StarTribune: – Stadium’s bond sale generated purple buzz. – If you think the municipal bond business only gets exciting when a big issue goes into default, you need to know about the People’s Stadium bonds.
Bloomberg: – Jacksonville seeking utility payments to avoid Cut. – Jacksonville, Florida, with the third most underfunded pensions of the largest U.S. cities, is considering an unprecedented solution that may preserve its credit rating at the expense of its utility’s.
Bloomberg: – SEC proposes stricter rules on brokers. – U.S. securities regulators proposed stricter rules on brokers in the $3.7 trillion municipal-debt market designed to prevent investors from being shortchanged when trading state and local government bonds.
Barron’s: – Muni-bond fund inflows strengthen. – Flows into municipal-bond mutual funds and ETFs – a convenient barometer for investor sentiment about the muni market – strengthened in the latest week.
Market Realist: – What is the default rate and how it relates to bond and loan prices. – The default rate is a consideration for investors in municipal, investment-grade corporate, high-yield, and emerging market bonds, but it’s not relevant for U.S. Treasuries since it would be extremely rare that the federal government would default on its debt.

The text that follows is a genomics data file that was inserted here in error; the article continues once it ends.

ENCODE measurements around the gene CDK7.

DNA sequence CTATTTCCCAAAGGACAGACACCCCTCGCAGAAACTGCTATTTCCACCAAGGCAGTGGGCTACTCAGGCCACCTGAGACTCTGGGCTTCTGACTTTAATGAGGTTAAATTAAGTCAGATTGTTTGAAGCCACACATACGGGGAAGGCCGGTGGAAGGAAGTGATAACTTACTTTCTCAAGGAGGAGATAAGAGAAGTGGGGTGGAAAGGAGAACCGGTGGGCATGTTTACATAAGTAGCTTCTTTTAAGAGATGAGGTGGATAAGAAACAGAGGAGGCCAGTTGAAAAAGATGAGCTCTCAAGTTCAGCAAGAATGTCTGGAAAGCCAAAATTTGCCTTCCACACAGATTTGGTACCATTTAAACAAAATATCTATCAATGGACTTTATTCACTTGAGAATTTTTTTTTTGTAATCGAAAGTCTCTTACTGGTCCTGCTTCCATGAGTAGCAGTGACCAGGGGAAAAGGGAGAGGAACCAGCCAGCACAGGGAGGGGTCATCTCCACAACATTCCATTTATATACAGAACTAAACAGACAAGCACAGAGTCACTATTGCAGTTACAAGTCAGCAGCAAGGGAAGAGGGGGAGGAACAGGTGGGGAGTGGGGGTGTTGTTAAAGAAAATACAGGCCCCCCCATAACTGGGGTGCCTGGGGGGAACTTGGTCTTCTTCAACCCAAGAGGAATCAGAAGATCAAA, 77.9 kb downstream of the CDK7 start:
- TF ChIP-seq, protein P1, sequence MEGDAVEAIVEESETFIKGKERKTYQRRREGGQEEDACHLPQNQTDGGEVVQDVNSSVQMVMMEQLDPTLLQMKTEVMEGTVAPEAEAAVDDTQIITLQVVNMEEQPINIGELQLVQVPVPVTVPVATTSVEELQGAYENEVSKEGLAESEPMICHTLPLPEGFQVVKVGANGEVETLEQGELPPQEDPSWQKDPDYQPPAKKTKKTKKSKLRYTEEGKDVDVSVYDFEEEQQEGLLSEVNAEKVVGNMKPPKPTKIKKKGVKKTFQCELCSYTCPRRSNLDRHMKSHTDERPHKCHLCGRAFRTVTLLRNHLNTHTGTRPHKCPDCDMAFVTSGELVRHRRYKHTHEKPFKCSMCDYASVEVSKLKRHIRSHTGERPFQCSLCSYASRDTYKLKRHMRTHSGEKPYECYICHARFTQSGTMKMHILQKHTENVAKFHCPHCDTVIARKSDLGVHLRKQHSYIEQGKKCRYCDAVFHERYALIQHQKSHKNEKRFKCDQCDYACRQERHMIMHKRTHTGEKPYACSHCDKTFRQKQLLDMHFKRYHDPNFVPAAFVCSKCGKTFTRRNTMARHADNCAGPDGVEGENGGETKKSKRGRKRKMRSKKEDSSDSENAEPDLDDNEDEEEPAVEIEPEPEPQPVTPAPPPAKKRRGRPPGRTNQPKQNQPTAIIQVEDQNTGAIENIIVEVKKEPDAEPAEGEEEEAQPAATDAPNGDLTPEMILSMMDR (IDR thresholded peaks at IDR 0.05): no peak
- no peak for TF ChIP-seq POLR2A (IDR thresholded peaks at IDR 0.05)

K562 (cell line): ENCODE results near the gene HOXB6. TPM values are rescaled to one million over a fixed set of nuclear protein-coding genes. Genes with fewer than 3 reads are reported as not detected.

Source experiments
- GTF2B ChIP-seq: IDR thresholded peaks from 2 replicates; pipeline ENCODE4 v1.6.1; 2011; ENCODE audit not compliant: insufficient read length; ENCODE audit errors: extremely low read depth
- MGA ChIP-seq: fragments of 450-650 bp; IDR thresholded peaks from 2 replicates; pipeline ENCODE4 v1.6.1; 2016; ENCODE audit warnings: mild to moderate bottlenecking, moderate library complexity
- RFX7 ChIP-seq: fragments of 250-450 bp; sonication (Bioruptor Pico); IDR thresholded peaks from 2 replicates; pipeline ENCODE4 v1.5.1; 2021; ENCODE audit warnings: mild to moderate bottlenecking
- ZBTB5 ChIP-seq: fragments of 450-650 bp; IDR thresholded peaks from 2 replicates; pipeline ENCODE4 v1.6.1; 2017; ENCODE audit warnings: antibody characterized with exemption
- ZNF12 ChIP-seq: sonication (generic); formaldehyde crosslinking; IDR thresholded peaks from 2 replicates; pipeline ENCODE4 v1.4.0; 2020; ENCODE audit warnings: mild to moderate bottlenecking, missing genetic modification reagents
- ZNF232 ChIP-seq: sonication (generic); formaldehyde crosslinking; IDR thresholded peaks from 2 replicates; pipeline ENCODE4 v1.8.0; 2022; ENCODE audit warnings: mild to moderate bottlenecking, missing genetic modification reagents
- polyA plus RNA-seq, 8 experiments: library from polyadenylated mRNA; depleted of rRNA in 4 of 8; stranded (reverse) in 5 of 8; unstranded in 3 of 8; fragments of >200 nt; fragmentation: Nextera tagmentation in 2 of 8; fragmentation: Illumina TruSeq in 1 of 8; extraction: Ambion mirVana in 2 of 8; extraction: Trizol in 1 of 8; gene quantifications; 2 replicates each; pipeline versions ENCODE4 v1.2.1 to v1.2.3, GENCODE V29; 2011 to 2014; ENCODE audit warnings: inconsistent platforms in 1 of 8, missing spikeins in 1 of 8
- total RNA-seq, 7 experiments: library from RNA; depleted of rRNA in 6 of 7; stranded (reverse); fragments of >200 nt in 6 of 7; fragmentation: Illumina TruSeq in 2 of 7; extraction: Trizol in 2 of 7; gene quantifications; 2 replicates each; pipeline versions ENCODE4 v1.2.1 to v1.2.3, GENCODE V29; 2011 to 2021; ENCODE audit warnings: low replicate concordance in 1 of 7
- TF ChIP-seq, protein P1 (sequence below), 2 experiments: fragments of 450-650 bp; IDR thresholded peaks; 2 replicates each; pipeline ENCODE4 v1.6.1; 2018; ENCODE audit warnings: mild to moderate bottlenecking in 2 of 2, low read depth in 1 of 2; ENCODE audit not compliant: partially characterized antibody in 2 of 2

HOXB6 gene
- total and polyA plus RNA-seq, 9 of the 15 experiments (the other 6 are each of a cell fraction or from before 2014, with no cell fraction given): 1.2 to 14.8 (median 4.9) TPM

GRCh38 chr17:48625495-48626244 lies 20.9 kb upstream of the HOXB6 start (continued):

About.com: – Introduction to municipal bonds. – A quick primer on the municipal bond market. Aimed at novice investors, this article covers the returns and risks associated with munis as well as the different types of munis available.
Investing.com: – U.S. 10-year Treasury note speculators added bearish positions. – Large futures market traders added to their overall bearish positions in the 10-year treasury note futures for a fourth straight week last week, according to the latest Commitment of Traders (COT) data released by the Commodity Futures Trading Commission (CFTC) on Friday.
BusinessWeek: – Wall Street bond dealers renounce Treasuries that lure Pimco. – The world’s biggest bond dealers are showing almost no confidence in the best annual start for Treasuries (BUSY) since 2008.
Reuters: – Foreign demand for U.S. assets wanes for 2nd month in Dec. – Foreigners sold long-dated U.S. securities for a second straight month in December, selling almost all asset classes except Treasuries, data from the U.S. Treasury showed on Tuesday.
WSJ: – Top foreign holders of U.S. Treasuries cut holdings in December. – Foreign investors in December cut their holdings of long-term U.S. securities as the Federal Reserve announced plans to begin exiting its easy-money policies in 2014, data published Tuesday by the Treasury Department showed.
Market Realist: – Must-know releases that will impact U.S. debt securities this week. – One of the most important highlights this week, February 17–21, for bond markets will be the Treasury International Capital data release that tracks the inflow and outflow of funds from the United States. This is relevant because the onset of the Fed’s tapering program, combined with weakness in domestic economies, has precipitated flight-to-safety flows to U.S. debt markets—particularly Treasuries.